The Independent Tire Dealers Group (ITDG) L.L.C., a 9-year-old buying group with 84 dealer members throughout the Southwest, California and Hawaii, is laying the foundation for a new persona.
It's one that will expand the group's scope and reach and create a marketing program that will ally the ITDG's 250 outlets under a common identity.
The group's search for growth possibilities will take into consideration its ties with the national buying group Tire Alliance Groupe Ltd. (TAG), said Michael Cox, president of ITDG since April, when Gary Ceazan retired after three years at the helm. Because ITDG is a member of TAG-and wants to continue to be-its search for growth will be in areas outside of the merchandise range covered by TAG, Mr. Cox said recently.
``We're part of TAG and want to continue to be,'' Mr. Cox said, ``but at the same time we're looking for ways to generate more income for the group. We're not out to cannibalize TAG but to generate additional sales in areas not covered by TAG's product offerings.''
The hiring of Mr. Cox-formerly with Bridgestone/Firestone and Tire Kingdom Inc.-coincided with the relocation of the group's headquarters from Los Angeles to Juno Beach, Fla., where Mr. Cox has lived the past several years.
Besides tires, TAG offers volume buying on wheels, oil, batteries and some auto parts. TAG officials said it's too early to comment specifically on ITDG's plans, but in general concurred that any expansion outside of ITDG's prescribed geographical territory would have to be in products and services that don't compete with those offered by TAG.
Some of the means being considered are a credit card program with GE Capital, a branded wheel program, an exclusive import tire brand and eventually insurance coverage and other services, Mr. Cox said.
``We also want to establish ITDG as a brand,'' he said, noting that creating a common identity among the group's 250 outlets opens up possibilities for more cost-effective advertising and other promotional activities.
At the same time, all of ITDG's members are fiercely independent and want to retain their independence, said Alpio Barbara, chairman of the group and owner/president of Redwood General Tire in Redwood City, Calif.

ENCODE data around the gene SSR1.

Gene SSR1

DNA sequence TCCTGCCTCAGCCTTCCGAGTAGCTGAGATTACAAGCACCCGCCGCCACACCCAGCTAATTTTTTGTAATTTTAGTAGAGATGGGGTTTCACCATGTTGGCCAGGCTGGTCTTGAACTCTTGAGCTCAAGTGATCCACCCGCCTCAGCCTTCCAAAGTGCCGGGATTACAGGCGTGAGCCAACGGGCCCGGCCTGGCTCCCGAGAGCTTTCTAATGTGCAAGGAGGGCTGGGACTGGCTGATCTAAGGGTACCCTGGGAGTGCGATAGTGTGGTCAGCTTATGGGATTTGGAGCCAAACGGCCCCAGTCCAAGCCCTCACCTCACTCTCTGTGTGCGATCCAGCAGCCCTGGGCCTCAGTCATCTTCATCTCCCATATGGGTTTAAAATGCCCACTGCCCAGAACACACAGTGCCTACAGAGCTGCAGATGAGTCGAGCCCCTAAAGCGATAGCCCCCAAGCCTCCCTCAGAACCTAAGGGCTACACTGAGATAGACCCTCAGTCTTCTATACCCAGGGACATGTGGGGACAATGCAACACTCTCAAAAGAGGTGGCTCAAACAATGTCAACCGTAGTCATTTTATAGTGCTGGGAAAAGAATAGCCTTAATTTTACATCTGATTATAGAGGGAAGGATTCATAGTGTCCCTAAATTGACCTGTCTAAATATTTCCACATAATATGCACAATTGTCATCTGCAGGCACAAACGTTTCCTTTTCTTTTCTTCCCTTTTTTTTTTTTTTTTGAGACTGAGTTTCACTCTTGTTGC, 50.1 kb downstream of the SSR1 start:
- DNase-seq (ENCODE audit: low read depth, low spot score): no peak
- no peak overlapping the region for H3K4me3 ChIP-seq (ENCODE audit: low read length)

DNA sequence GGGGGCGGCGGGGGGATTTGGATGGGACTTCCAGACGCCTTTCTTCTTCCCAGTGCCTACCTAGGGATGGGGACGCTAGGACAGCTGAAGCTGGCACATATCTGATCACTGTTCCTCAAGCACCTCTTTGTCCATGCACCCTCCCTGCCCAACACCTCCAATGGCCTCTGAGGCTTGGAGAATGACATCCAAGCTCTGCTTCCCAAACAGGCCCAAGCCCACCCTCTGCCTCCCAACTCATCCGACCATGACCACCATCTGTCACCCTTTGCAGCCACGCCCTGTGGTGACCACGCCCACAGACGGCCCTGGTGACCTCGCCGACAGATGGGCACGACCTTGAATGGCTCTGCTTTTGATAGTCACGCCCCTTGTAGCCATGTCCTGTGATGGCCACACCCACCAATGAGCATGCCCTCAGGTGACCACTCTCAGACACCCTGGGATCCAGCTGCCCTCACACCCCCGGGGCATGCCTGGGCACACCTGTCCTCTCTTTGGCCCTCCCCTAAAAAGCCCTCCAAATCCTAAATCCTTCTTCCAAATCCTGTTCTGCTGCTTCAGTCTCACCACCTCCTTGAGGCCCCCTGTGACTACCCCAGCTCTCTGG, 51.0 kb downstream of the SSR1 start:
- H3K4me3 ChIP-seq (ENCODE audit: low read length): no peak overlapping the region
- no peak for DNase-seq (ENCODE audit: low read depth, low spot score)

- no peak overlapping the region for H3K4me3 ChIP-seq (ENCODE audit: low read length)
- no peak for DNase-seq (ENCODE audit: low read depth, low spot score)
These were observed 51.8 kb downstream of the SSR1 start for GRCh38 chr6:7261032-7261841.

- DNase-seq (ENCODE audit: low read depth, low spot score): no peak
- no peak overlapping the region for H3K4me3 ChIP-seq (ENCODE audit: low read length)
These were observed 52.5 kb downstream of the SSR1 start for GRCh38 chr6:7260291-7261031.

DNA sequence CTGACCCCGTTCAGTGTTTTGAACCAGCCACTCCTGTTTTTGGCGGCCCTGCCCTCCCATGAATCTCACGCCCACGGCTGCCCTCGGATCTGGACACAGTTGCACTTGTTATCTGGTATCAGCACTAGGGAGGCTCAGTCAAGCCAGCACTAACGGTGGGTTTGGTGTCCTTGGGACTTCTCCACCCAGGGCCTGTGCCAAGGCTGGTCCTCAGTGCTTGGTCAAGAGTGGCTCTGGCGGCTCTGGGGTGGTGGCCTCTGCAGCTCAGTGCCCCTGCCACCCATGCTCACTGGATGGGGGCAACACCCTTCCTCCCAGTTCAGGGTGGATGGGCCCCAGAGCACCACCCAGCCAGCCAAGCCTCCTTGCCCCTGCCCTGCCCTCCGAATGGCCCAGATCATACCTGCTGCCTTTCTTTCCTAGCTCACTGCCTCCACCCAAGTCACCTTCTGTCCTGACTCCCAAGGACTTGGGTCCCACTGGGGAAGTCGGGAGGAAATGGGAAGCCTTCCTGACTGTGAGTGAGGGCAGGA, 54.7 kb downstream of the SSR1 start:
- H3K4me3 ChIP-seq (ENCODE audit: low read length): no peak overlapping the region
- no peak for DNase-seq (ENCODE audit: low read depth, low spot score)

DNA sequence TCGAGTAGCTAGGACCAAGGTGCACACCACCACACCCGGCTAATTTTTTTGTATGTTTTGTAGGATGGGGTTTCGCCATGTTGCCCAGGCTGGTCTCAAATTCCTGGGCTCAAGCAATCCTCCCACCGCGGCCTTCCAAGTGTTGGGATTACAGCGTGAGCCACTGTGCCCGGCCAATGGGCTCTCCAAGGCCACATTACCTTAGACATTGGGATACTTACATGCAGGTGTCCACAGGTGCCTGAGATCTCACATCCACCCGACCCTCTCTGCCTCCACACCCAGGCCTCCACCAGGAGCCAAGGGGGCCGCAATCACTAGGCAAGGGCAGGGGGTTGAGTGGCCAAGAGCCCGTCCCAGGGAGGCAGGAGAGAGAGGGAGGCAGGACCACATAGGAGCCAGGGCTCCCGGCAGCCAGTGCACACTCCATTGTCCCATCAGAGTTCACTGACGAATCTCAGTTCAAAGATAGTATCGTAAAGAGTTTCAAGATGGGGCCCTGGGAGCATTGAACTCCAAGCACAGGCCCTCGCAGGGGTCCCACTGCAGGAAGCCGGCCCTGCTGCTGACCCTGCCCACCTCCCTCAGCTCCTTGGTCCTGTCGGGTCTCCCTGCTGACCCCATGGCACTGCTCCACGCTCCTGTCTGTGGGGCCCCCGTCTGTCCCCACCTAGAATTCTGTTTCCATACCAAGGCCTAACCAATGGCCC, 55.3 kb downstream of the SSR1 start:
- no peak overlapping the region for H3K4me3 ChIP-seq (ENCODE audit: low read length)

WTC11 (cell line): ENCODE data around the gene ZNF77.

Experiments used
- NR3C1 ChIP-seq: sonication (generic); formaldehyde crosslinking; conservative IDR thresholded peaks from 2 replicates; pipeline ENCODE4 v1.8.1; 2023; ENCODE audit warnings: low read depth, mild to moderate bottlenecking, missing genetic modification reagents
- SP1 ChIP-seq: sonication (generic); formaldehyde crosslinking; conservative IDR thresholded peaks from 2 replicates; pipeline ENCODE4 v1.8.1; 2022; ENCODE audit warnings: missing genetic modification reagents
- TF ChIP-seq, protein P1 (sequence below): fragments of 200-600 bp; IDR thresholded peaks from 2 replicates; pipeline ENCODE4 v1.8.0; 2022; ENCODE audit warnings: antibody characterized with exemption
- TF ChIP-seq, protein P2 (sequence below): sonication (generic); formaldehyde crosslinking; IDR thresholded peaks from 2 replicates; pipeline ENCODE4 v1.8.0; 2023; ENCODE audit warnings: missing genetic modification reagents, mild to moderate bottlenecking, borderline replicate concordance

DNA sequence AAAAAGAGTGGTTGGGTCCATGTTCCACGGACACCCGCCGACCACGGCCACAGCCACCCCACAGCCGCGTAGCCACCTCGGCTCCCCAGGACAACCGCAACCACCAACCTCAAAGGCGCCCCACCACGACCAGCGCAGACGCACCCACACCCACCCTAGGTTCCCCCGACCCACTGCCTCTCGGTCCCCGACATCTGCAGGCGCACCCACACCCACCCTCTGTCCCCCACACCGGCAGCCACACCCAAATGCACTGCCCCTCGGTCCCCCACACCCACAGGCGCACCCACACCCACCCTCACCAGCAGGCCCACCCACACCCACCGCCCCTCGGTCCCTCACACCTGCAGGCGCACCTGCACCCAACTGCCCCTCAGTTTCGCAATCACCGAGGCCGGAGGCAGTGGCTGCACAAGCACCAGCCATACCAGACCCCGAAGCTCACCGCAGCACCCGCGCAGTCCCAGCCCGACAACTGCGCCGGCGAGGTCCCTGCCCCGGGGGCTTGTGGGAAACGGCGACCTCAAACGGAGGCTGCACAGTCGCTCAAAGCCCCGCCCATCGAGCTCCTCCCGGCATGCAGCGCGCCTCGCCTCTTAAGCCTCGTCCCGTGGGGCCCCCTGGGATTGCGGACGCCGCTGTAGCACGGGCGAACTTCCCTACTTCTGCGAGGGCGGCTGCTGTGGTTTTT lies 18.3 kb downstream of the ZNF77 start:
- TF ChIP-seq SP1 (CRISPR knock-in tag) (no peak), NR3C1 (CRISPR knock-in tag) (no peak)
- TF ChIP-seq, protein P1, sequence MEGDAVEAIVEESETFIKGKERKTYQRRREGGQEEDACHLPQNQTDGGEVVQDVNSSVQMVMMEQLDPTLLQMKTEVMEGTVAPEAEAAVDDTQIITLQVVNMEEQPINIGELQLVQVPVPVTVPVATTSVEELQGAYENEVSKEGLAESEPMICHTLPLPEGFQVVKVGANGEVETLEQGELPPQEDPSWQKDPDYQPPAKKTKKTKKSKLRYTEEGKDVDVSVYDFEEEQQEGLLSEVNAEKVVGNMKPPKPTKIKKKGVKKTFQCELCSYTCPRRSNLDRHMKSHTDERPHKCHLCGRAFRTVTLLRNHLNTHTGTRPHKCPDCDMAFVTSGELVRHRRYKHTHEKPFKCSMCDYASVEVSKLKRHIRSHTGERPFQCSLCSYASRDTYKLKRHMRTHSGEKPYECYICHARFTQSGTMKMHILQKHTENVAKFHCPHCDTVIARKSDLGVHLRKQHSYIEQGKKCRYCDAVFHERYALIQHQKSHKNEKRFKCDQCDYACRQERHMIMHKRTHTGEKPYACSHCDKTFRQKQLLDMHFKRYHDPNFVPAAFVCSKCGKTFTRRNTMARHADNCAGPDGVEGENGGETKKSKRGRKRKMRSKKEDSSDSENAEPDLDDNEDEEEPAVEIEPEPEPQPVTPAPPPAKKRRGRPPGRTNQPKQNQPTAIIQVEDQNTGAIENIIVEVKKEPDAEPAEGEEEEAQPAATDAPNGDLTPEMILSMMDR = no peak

ITDG has 84 members operating 250 outlets throughout Arizona, California, Colorado, Montana, Nevada, Hawaii and New Mexico, although about 80 percent of the outlets are in California, Mr. Cox said. Among prominent ITDG member companies are: Big Brand Tire of Bakersfield, Calif.; Ramona Tire Inc. in Hemet, Calif.; Rynick Tire & Auto Center in Pleasonton, Calif.; Tire Guys of Hesperia, Calif.; and Western Tire Centers of Tucson, Ariz.
Of the member companies, 43 are considered shareholders, Mr. Cox said. Shareholders anted up $35,000 initially, pay $600 quarterly dues and agree to buy $500,000 minimum through the group, all of which entitles them to a 4-percent rebate at year-end on that year's purchases. More than half the initial sign-up fee is redistributed back to the shareholders.
The group's search for a common identity is actually Round 2 of a search: In late 2001, the group-then known as Tire Factory Group L.L.C.-agreed to adopt the name United Tire Dealers L.L.C. and create a United Tire Dealers moniker. Shortly thereafter, though, it was discovered someone else already had trademarked that name, so the group went back to the drawing board and came up with ITDG.
ITDG began life in 1995 with a handful of partners as the Tire Factory Group; first year sales volume was about $2.5 million. Initially it was allied with the Northwest Tire Factory Group with an eye toward using the Tire Factory market presence, but that idea eventually waned and was abandoned.
The group has grown about 35 percent a year the past several years, generating about $60 million in sales last year. Business should reach $100 million by next year or 2005, Mr. Cox said.
ITDG members apparently do not see a problem with their headquarters being three time zones away, Mr. Barbara said. ``We asked at our last meeting how many had visited the Los Angeles headquarters. More than two-thirds said they hadn't ever been there.''